What's coming in Windows 8?

Comments 26 to 50 of 85

yakyb 9th June 2011, 11:57 Quote
Microsoft have actually released one hell of a lot of really good stuff recently

Windows 7 was the start
Silverlight is actually really good (although isn't likely to really catch on as it should)
WP7 is fantastic
XNA is great
Azure has been around for some time now
and windows Live is actually pretty cool

The only issue is they have no idea how to market any of this. and make it appear as one system if they can get this right with Windows 8 (and if it follows WP7 it will) then we are looking at a greet system

presonally i will probably not use the touch interface much (unless i buy a tablet) but if i do it looks pretty cool
Xir 9th June 2011, 12:00 Quote
Originally Posted by runadumb
...the traditional PC is dying. For most people now PC's are just a gateway onto the internet which is where the real interest now lays.
And for home use, I agree.
For work...

I use 33 PC's regularly.
30 aren't connected to the internet, don't need to, they run machines that need to do the exact same thing for 10 years on end. :D
one of these 3 would benefit from the new UI...all others wouldn't.
Adnoctum 9th June 2011, 12:02 Quote
Originally Posted by runadumb
I think Microsoft did exactly what they needed too do. For everyone saying "just give us the old ways" you seem to miss the point that the traditional PC is dying. For most people now PC's are just a gateway onto the internet which is where the real interest now lays. We can access the internet in a growing number of ways that are easier than on a normal PC.

Touch-screens make access to the Internet easier ONLY if you don't have a KB+M. It is ludicrous to think that most people prefer to use the Internet on tiny devices and screens over a desktop/laptop.
Originally Posted by runadumb
The startling rise of tablets has proven that people just want a streamlined experience. I still can't get over the success of the ipad, which, at least at launch was pretty ****. I still wouldn't even consider buying one or any other current tablet for that matter. However Windows 8 may change that due to it's adaptive potential.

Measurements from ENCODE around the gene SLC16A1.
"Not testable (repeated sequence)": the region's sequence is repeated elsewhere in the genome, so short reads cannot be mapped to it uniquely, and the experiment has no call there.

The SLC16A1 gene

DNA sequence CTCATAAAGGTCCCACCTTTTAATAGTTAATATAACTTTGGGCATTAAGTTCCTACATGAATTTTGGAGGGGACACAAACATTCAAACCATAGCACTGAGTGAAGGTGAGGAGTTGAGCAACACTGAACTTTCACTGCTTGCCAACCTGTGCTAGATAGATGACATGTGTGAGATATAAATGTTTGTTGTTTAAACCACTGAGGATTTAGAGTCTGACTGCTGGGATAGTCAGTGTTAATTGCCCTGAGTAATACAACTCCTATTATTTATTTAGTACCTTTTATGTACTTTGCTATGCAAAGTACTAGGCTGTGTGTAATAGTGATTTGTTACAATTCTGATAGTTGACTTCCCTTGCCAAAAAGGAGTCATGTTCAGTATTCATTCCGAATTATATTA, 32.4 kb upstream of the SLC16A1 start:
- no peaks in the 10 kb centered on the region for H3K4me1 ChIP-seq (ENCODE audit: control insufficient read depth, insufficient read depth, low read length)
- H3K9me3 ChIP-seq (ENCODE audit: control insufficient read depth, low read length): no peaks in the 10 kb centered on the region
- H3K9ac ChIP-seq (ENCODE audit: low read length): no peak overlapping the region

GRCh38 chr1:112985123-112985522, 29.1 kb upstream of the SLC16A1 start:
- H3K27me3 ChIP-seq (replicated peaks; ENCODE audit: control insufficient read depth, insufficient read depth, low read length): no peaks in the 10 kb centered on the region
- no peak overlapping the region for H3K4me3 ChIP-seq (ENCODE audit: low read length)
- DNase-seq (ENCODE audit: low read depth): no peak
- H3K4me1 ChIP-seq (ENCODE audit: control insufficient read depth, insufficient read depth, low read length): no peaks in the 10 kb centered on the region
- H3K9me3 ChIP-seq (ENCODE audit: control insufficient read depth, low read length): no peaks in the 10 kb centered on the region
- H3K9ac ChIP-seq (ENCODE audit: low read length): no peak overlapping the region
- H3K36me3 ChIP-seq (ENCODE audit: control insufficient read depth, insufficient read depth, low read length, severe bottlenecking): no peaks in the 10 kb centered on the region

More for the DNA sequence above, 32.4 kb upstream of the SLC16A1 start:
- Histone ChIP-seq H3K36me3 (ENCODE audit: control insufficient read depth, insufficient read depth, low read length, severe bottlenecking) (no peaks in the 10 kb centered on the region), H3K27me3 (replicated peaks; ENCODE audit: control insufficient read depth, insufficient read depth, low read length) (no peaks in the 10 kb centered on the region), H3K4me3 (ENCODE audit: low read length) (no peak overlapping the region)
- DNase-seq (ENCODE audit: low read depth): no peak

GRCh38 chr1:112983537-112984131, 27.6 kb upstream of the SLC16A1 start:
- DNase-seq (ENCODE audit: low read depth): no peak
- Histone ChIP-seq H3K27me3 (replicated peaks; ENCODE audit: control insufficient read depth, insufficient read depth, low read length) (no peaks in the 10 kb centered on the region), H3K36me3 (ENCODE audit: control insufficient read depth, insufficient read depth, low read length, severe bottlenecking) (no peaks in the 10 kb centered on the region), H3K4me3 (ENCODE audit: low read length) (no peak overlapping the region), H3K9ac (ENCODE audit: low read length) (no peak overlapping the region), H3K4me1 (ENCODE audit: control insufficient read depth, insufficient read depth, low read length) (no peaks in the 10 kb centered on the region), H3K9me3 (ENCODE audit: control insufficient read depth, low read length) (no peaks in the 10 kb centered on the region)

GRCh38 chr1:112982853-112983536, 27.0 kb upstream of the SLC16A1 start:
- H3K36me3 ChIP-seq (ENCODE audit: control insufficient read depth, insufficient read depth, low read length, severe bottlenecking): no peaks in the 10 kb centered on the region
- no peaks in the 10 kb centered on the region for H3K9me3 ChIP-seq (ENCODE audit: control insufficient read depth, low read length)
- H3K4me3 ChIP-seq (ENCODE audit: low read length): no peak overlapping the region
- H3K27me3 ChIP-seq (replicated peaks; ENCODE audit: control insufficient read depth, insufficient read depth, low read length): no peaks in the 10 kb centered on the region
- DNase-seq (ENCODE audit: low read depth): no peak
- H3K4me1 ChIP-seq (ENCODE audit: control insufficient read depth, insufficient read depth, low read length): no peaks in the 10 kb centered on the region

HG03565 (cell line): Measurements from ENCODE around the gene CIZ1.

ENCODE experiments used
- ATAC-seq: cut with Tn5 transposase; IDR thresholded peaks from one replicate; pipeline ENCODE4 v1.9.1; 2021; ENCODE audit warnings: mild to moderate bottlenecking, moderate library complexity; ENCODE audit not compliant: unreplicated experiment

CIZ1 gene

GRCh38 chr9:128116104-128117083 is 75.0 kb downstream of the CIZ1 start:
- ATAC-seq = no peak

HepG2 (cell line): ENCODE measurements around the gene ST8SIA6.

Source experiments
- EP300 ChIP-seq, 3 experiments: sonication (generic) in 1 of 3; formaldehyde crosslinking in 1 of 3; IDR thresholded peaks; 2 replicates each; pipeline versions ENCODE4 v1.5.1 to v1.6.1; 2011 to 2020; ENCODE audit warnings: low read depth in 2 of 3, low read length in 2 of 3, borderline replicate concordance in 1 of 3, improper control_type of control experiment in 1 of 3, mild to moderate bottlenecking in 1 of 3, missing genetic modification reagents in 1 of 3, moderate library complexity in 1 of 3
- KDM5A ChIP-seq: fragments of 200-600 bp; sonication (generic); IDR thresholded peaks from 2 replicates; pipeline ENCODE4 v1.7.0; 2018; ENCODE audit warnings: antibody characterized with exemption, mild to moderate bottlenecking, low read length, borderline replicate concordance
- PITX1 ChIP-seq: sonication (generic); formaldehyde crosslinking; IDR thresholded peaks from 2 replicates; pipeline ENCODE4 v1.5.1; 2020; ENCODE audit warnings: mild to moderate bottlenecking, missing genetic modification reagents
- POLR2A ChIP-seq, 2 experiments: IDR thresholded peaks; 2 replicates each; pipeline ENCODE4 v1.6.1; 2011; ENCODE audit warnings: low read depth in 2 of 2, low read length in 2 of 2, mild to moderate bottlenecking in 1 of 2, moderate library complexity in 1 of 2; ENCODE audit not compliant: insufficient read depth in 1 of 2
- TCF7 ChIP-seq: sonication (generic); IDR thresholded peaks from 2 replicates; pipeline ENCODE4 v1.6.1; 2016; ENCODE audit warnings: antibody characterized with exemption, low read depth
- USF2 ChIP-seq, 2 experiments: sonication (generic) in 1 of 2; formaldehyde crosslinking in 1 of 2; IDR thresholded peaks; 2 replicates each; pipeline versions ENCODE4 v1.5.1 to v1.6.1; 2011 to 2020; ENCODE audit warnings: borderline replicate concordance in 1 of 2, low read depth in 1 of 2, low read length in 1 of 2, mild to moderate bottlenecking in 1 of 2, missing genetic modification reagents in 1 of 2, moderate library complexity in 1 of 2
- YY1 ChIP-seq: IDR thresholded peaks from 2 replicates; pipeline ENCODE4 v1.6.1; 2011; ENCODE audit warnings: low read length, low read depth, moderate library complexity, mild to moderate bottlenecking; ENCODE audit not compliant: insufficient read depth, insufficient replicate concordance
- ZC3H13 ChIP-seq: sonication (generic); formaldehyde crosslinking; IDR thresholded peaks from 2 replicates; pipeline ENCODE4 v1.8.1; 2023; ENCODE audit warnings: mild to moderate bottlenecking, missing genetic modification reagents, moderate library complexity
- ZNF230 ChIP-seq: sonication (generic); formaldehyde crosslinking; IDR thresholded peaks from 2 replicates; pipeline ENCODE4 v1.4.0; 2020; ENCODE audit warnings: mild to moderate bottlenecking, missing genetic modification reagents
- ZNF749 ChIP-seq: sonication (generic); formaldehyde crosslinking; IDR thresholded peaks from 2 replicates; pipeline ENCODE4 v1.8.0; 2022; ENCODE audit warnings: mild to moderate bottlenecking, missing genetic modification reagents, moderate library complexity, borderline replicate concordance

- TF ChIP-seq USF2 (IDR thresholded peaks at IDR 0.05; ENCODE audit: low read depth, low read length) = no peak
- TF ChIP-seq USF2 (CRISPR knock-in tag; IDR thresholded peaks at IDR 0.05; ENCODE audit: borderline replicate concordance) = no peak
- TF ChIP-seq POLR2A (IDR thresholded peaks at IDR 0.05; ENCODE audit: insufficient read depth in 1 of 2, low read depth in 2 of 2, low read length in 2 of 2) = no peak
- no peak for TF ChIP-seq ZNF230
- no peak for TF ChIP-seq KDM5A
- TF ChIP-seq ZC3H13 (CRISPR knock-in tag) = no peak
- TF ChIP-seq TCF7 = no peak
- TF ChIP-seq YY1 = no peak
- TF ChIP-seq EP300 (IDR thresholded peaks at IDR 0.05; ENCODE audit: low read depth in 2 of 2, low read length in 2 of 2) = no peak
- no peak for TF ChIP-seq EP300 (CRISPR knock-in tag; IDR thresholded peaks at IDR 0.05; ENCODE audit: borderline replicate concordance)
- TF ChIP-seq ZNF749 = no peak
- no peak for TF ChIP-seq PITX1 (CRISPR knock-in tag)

No, it just means that a new device is filling a previously unfilled need, not that such growth is sustainable. Come back with this comment when people start replacing their desktop/laptop with a tablet.
Originally Posted by runadumb

I think Microsoft nailed it with this design, and while I doubt I will be using that overlay on my desktop PC, it has so much potential a tablet/laptop device. I can't wait too see more.

I think you haven't read the article properly. THIS is the UI for W8, not an overlay. It is the UI for all W8 devices, including desktop. Even if you have a 30in monitor. It is the "traditional" UI that is the overlay. How enthusiastic are you now?
Ayrto 9th June 2011, 12:04 Quote
Windows 7.2?
SlowMotionSuicide 9th June 2011, 12:15 Quote
Originally Posted by phuzz
(o/t I'm 30 and I still find it pretty easy to pick up new interfaces. Is there a cut off point?)

Mine was somewhere around 25, so I guess your mileage may vary. I despise change when it is just for the sake of it.

Also, I'm not in a hurry to blow another 200€ to an OS. 7 is just fine tyvm.
pullmyfoot 9th June 2011, 12:19 Quote
Originally Posted by r8bwp
i`ve used windows from the day of its birth, some transitions have been inspired from what was, others well the screams of WTF have you done could be heard miles away.

I am not against change but Microsoft does have good record of bloopers especially in their operating systems. Some of them I hated so much, sometimes returning to the previous version. I have only recently laid to rest my XP PRO (cautiously) for WIN7. We all know the bloopers and the taste it left in our mouths and the hole it left in our wallets.

I`ll not be changing in a hurry to win8, Microsoft should bear in mind that the older generation doesn`t like constantly relearning or searching for the item (icon) file folder. Well it used to be there, where have they put it now. As you get older you like change less and less.

All very well for the tablet and the Iphone generation and the throwaway tech who can adapt to the change quickly, at 47 I`m starting to appreciate knowing where everything goes.